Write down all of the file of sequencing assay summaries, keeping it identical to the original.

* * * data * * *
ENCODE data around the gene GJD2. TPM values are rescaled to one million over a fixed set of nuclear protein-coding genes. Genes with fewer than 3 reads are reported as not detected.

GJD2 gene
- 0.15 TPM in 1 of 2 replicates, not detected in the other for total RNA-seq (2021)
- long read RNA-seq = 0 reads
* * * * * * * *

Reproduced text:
ENCODE data around the gene GJD2. TPM values are rescaled to one million over a fixed set of nuclear protein-coding genes. Genes with fewer than 3 reads are reported as not detected.

GJD2 gene
- 0.15 TPM in 1 of 2 replicates, not detected in the other for total RNA-seq (2021)
- long read RNA-seq = 0 reads